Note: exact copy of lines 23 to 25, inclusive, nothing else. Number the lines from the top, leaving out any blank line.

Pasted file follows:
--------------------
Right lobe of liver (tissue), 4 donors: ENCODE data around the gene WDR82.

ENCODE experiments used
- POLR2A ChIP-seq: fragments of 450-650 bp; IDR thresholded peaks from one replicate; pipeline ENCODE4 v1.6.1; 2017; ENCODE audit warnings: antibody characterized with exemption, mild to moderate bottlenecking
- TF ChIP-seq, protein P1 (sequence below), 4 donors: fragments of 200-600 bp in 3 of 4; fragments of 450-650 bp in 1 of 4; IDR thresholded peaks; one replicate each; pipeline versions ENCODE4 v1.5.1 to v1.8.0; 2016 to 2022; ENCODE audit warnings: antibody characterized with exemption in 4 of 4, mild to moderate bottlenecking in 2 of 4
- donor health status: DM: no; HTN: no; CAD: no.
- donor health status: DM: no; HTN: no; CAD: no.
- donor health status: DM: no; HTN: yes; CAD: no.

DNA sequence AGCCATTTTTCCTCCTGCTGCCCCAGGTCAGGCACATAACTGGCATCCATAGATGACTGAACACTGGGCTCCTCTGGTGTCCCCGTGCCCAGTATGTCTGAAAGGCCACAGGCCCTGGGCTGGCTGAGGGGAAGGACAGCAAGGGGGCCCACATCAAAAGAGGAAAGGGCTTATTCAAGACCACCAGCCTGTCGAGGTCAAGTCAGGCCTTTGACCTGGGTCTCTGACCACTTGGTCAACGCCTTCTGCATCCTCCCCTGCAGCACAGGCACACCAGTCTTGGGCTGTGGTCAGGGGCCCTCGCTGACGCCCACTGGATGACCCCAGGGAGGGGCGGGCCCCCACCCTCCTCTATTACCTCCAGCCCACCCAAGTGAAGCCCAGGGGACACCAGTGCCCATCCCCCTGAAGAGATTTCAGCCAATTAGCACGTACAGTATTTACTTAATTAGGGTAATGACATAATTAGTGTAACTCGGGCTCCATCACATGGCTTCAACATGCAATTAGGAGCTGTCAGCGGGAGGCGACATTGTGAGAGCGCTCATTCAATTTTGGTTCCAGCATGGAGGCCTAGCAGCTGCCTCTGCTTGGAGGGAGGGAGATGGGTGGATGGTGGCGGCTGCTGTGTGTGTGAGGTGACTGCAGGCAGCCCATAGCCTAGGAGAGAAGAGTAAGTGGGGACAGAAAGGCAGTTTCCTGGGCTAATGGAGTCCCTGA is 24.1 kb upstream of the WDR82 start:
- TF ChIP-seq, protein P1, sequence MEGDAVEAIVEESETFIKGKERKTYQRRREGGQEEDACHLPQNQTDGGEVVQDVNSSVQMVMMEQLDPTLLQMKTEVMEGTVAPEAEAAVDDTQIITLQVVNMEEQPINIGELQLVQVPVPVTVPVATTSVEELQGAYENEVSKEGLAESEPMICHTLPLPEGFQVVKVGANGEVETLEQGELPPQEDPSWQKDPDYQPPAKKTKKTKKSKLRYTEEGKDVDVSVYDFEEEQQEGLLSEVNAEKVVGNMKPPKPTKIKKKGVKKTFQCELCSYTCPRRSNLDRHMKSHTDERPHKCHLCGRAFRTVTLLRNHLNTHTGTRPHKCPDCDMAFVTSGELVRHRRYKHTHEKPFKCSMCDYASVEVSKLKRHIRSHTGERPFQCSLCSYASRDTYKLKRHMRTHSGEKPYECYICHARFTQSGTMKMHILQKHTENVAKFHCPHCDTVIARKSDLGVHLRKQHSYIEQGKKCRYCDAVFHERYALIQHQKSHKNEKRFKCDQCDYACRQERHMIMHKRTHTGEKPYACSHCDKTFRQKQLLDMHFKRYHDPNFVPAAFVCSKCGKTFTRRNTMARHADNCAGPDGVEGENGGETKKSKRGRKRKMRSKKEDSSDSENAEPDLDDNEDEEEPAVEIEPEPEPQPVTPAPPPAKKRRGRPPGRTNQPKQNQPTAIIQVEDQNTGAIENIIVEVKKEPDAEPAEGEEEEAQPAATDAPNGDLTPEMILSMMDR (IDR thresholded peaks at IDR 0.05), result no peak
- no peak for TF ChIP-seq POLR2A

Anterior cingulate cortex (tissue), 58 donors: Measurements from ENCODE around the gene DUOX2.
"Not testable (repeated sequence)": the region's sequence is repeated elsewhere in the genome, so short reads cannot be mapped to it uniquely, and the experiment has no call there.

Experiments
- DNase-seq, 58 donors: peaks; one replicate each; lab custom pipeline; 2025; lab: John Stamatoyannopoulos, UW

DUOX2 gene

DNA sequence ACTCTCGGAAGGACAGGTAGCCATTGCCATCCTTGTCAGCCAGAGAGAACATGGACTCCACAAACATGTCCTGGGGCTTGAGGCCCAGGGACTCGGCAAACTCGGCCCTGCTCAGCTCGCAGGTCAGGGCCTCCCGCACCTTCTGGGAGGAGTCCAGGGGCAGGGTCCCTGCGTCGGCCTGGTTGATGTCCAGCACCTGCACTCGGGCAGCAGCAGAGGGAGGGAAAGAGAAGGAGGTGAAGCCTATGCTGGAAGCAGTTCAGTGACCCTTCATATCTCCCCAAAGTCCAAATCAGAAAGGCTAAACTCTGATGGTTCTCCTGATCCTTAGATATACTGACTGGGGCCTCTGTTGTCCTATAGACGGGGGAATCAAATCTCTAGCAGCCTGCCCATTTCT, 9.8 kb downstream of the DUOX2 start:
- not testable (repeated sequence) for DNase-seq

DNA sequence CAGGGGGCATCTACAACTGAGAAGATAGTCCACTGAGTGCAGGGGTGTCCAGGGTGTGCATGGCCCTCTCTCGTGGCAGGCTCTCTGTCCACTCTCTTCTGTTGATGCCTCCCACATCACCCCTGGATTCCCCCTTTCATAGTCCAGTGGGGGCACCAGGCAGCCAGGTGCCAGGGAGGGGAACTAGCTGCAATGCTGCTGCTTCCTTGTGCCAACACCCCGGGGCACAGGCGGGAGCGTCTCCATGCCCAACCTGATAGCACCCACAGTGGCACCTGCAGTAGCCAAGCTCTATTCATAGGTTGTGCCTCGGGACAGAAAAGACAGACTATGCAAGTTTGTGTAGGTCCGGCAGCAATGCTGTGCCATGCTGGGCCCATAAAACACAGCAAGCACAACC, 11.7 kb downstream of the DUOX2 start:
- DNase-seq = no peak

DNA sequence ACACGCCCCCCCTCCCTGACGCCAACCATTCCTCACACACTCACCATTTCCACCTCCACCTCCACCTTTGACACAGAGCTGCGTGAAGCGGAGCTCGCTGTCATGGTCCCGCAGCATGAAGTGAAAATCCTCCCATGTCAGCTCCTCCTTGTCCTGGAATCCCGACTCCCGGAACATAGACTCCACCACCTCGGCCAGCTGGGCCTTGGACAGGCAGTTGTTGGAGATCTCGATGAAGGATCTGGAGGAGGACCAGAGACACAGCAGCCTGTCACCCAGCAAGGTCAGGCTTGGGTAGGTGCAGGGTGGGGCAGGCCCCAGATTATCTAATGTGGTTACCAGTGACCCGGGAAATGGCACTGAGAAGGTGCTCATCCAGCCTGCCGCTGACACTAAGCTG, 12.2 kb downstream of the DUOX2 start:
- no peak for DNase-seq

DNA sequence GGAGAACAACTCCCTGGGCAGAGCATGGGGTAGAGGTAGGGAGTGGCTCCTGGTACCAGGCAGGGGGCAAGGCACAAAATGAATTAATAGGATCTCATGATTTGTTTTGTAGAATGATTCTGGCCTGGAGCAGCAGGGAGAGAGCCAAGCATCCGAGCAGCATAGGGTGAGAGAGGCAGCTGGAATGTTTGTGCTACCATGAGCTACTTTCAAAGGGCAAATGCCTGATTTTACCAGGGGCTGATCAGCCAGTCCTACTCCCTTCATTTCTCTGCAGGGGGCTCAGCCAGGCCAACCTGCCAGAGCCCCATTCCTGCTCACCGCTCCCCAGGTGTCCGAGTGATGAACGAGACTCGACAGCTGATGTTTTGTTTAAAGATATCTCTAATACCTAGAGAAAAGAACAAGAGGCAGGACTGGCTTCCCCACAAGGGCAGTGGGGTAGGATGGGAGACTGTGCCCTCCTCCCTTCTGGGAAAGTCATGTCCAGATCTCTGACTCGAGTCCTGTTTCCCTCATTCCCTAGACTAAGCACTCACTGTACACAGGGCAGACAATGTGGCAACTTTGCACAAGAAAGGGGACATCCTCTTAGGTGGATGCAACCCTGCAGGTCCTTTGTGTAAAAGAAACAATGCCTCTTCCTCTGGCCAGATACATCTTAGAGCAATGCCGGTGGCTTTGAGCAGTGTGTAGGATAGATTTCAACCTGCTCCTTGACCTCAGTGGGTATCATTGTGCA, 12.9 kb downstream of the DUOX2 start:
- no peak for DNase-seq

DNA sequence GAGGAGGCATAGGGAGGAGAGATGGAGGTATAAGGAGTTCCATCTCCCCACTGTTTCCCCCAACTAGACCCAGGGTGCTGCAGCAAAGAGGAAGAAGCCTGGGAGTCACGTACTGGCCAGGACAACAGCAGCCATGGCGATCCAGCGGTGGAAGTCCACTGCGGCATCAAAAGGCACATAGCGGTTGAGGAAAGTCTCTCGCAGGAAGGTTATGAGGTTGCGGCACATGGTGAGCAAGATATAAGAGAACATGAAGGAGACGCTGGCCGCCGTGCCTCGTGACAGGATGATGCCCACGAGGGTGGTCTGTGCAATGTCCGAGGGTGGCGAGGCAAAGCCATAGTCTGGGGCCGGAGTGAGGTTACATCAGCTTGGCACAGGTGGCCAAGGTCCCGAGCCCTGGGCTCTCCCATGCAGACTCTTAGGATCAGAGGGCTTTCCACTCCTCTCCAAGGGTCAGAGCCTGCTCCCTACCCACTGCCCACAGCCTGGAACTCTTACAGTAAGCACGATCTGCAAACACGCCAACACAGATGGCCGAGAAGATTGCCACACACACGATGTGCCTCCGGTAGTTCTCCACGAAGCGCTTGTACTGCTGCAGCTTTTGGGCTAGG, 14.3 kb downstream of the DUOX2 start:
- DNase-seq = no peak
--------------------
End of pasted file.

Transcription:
- no peak for DNase-seq

DNA sequence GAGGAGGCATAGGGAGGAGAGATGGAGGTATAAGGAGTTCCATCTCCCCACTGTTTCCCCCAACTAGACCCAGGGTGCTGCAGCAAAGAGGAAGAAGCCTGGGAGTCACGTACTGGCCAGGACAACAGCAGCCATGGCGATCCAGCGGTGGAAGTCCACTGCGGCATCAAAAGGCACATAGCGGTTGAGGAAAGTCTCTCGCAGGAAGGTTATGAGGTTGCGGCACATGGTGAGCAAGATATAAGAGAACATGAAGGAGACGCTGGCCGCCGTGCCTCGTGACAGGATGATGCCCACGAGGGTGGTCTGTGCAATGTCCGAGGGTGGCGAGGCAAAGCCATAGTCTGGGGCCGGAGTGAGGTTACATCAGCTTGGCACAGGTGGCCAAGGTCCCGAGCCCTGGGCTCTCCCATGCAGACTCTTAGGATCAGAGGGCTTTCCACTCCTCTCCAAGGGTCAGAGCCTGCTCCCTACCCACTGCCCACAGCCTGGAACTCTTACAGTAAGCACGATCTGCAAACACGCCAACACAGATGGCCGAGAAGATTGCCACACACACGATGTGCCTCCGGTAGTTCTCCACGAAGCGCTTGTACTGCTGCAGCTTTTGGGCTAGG, 14.3 kb downstream of the DUOX2 start:
- DNase-seq = no peak